Ouch! But true?

Broadly speaking, the outline in the little diagram below (top section) is how we traditionally approached communications and public relations.  At the bottom, I have outlined, in some general terms, the fundamental “changes” or disruptions we see as a result of social media — sort of a little framework for looking at how we PR pros might think different and step forward to begin to innovate.


Several years ago, Brian Solis and Deirdre K. Breakenridge wrote a great book, “Putting the Public Back in Public Relations: How Social Media Is Reinventing the Aging Business of PR.”  I always thought that was half right.  Actually, social media puts BOTH the “public” and “relations” back in “public relations.”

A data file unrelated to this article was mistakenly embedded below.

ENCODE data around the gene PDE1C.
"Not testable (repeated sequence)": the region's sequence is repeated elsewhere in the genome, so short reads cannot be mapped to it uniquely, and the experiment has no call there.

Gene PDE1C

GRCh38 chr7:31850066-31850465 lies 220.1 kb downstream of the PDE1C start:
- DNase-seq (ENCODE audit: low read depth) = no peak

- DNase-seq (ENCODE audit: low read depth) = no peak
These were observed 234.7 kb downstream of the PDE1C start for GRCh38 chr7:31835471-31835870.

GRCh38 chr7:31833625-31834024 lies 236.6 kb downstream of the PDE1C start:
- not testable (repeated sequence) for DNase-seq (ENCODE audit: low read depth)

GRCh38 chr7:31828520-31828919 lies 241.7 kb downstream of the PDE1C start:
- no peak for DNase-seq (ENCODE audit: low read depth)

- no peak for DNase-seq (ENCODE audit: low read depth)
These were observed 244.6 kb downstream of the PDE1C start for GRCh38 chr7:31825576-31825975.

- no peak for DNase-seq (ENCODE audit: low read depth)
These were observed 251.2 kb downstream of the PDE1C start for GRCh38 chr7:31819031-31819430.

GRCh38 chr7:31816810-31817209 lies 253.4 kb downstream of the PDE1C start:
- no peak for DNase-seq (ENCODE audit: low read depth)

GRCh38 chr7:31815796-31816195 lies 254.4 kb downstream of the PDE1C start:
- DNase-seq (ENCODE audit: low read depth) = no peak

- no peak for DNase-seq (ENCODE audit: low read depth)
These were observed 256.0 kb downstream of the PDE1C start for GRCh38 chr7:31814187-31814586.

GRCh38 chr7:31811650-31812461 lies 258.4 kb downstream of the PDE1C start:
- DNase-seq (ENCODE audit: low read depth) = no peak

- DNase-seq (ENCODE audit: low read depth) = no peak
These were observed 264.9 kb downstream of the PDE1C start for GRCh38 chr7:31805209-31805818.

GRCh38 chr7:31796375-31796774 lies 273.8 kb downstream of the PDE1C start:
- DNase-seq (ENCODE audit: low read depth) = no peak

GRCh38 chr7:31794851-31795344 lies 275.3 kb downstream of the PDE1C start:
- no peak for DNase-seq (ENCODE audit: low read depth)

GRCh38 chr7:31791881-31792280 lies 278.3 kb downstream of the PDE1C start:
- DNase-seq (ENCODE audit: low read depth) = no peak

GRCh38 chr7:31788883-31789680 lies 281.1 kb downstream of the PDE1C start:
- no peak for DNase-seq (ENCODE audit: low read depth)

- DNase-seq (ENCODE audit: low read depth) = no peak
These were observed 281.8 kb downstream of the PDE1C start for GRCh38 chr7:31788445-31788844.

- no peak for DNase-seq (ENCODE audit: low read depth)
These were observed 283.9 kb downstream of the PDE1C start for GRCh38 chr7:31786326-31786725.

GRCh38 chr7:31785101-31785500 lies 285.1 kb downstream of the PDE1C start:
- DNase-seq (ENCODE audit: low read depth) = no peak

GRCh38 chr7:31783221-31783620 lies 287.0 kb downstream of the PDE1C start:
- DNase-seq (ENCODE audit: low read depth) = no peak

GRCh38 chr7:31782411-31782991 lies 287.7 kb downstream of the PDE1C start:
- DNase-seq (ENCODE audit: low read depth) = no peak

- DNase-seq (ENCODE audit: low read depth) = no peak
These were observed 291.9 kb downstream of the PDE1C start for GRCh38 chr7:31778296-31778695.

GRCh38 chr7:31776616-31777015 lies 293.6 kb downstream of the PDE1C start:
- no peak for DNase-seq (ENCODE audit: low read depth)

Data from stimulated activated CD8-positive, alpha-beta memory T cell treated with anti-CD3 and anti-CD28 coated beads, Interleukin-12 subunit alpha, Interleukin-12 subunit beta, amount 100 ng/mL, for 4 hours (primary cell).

Perhaps we are at the cusp of re-invigorating a revolution originally proposed in the early 1900s by one of the “founders” of PR, Ivy Lee,  who reportedly

“started a revolution to inform the public on private interests by providing facts so the public could better understand the policies and routines of American corporations. “You suddenly find you are not running a private business, but you are running a business of which the public itself is taking complete supervision,” said Lee.(Bold is my emphasis)

While communications and information sharing is at the very heart of the social web.  So are the relationships and connections with the public.  It is that connectivity that gives the public communications and information value.